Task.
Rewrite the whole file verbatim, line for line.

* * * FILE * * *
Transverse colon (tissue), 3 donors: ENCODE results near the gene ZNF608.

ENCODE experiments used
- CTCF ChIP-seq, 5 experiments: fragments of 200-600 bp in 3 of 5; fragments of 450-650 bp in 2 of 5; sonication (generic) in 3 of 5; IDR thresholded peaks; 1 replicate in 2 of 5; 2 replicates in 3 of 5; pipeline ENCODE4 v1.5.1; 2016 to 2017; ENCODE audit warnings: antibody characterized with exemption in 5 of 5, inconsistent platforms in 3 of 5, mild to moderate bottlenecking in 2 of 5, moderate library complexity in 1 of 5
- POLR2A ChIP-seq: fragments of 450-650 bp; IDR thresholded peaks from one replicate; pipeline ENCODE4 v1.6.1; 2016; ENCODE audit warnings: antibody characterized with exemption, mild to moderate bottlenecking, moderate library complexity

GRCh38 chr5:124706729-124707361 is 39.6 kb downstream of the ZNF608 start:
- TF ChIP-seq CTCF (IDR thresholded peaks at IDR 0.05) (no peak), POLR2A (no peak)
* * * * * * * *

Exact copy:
Transverse colon (tissue), 3 donors: ENCODE results near the gene ZNF608.

ENCODE experiments used
- CTCF ChIP-seq, 5 experiments: fragments of 200-600 bp in 3 of 5; fragments of 450-650 bp in 2 of 5; sonication (generic) in 3 of 5; IDR thresholded peaks; 1 replicate in 2 of 5; 2 replicates in 3 of 5; pipeline ENCODE4 v1.5.1; 2016 to 2017; ENCODE audit warnings: antibody characterized with exemption in 5 of 5, inconsistent platforms in 3 of 5, mild to moderate bottlenecking in 2 of 5, moderate library complexity in 1 of 5
- POLR2A ChIP-seq: fragments of 450-650 bp; IDR thresholded peaks from one replicate; pipeline ENCODE4 v1.6.1; 2016; ENCODE audit warnings: antibody characterized with exemption, mild to moderate bottlenecking, moderate library complexity

GRCh38 chr5:124706729-124707361 is 39.6 kb downstream of the ZNF608 start:
- TF ChIP-seq CTCF (IDR thresholded peaks at IDR 0.05) (no peak), POLR2A (no peak)